Tuesday, January 11, 2005

Updated: Marines go to the mat

Updated: Have you read this? It's pretty good. Check it out.

Marines go to the mat�-�Special Report�-�The Washington Times, America's Newspaper

From the 12/18 Washington Times, read about how the Marine Corps is using a hybrid martial art which combines Brazilian Ju-Jitsu, Judo, TKD, and police defensive tactics.

If Col. Shusko has his way, every Marine -- and everyone near them -- will benefit from the Marine Corps Martial Arts Program (MCMAP). Unlike men and women in the other branches of the armed forces, every Marine is taught how to fight hand-to-hand, up close and personal. "Every Marine is a rifleman. Every Marine is a martial artist," Col. Shusko says. For the first time in the U.S. military, an effort has been made to combine the most effective techniques of martial-arts disciplines from around the world into a single course of study -- MCMAP. Among the fighting styles appropriated for MCMAP, Col. Shusko demonstrates the grappling techniques of Brazilian jujitsu, which mostly consists of ground-fighting submission holds and joint locks that he likes to call "wristy twisties." These techniques are designed to control the enemy, to break bones and, if necessary, to kill. Col. Shusko also teaches throwing techniques according to the Japanese art of judo and kicking skills from the Korean style of self-defense known as tae kwon do. In addition, Thai boxing -- with its emphasis on elbow and knee strikes to inflict damage -- figures into the MCMAP curriculum. "We did not invent anything," Col. Shusko says, "Just took the best and put it into our program."

"Ever since Vietnam, the Pentagon has sought to enhance the image of its enlisted personnel, as perceived inside and outside the military. Although they lead the world's best-equipped fighting force, senior U.S. commanders have wanted to ensure that underneath the Kevlar and microchips beats the heart of a fighter who can prevail with little more than bare hands. "I want the Marines who take this course and then return to duty feeling, 'Now people are safer because I'm here,' "Col. Shusko says. The motto "One Mind, Any Weapon" is emblazoned on the T-shirt of every instructor at MCMAP, which teaches 184 fighting techniques and more than 60 character-building lessons. Like traditional martial-arts disciplines, MCMAP uses a belt-ranking system: tan, gray, green, brown and black. Every Marine is required to become a tan belt, and the highest rank is the sixth-degree black belt. The Corps currently has more than 217,000 active and reserve Marines serving today, and there are 10,000 green-belt instructors, who are qualified to teach and test tan- and gray-belt students. About 1,300 black-belt instructors are capable of testing students up to black belt. Col. Shusko, MCMAP's director since 2003, believes his is the largest martial-arts school in the world, with more than 150,000 students across the range of tan through black belts. He personally has seen about 11,000 Marines go though MCMAP training."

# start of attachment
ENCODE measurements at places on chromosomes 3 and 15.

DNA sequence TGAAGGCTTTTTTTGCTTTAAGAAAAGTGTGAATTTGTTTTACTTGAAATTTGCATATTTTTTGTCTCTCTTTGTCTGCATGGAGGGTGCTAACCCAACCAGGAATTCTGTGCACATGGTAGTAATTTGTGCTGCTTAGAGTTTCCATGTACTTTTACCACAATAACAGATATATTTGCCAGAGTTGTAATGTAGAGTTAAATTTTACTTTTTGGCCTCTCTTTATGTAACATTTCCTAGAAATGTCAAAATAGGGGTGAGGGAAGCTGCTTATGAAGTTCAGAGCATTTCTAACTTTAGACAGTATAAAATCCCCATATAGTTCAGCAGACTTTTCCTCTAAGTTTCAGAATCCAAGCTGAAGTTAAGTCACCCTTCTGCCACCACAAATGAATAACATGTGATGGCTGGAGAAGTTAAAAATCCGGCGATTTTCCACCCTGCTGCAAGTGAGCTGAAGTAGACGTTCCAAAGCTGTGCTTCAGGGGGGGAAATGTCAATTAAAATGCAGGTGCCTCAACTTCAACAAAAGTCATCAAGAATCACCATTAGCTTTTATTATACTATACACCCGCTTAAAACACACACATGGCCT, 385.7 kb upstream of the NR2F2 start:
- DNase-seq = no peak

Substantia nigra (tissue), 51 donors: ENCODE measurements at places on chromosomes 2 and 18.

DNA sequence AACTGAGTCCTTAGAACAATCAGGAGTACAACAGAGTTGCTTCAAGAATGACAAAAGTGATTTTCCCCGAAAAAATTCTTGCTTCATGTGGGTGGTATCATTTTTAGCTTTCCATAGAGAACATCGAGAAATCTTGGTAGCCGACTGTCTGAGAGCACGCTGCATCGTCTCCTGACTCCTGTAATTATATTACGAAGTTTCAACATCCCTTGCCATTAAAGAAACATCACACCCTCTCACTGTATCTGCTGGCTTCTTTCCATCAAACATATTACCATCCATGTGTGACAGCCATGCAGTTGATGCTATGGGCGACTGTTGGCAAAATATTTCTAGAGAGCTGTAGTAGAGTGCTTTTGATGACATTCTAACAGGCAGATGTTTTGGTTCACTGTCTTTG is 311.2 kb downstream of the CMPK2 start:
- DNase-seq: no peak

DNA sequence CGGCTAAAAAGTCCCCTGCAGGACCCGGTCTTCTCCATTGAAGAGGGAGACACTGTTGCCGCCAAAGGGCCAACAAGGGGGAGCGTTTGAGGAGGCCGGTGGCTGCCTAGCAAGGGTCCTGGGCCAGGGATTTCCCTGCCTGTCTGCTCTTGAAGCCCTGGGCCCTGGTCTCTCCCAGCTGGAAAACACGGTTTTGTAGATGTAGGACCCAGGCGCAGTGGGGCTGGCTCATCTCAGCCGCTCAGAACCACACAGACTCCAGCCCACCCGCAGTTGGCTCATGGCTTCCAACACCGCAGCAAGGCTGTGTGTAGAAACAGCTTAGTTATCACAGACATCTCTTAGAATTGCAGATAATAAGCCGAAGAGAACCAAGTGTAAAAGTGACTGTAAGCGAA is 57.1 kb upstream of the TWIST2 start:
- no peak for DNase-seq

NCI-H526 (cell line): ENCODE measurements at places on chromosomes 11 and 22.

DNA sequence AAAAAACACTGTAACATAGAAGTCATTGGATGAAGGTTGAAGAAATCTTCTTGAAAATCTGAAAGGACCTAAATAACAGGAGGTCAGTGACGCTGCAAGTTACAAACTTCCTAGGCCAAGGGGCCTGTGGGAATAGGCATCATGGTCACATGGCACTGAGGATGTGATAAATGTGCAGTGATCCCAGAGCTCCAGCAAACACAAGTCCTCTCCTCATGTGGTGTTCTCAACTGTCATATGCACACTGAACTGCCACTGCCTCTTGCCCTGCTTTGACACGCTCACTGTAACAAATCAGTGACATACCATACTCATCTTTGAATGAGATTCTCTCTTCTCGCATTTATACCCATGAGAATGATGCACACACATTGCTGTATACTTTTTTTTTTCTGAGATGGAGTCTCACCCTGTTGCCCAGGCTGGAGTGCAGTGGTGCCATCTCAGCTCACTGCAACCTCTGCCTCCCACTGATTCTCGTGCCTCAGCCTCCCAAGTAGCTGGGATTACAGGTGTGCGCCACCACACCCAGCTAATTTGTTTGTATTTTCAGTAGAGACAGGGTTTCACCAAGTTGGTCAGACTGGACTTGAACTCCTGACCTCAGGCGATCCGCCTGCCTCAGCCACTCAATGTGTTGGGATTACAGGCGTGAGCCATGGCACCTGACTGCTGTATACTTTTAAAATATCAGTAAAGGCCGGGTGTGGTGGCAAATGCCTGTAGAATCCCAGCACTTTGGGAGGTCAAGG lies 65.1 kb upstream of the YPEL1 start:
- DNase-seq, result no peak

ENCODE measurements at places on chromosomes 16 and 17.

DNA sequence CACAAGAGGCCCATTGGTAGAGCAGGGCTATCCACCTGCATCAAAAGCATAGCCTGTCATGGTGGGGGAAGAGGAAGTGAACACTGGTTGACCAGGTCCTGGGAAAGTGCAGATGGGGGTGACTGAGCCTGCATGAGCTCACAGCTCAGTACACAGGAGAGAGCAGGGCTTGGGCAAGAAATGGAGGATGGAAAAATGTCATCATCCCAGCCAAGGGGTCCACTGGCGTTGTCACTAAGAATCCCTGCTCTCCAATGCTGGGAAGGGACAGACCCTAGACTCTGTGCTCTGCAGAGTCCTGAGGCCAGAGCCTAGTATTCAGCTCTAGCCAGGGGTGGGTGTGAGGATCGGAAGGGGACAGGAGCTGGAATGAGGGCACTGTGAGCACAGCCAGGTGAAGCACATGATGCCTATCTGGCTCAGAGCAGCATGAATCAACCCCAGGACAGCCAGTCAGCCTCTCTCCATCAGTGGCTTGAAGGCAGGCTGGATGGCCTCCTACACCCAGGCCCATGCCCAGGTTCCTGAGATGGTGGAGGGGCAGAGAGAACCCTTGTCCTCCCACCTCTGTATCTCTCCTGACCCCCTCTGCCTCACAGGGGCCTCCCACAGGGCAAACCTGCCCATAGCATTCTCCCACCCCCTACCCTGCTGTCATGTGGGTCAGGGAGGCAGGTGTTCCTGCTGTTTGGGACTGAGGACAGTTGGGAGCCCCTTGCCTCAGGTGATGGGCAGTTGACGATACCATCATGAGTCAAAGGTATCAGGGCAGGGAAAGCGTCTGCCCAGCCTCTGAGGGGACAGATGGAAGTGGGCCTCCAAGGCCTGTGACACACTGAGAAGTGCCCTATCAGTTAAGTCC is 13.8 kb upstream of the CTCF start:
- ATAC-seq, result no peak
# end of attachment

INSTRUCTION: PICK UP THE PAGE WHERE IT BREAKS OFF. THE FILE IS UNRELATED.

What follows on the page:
It's pretty interesting. Take a read...

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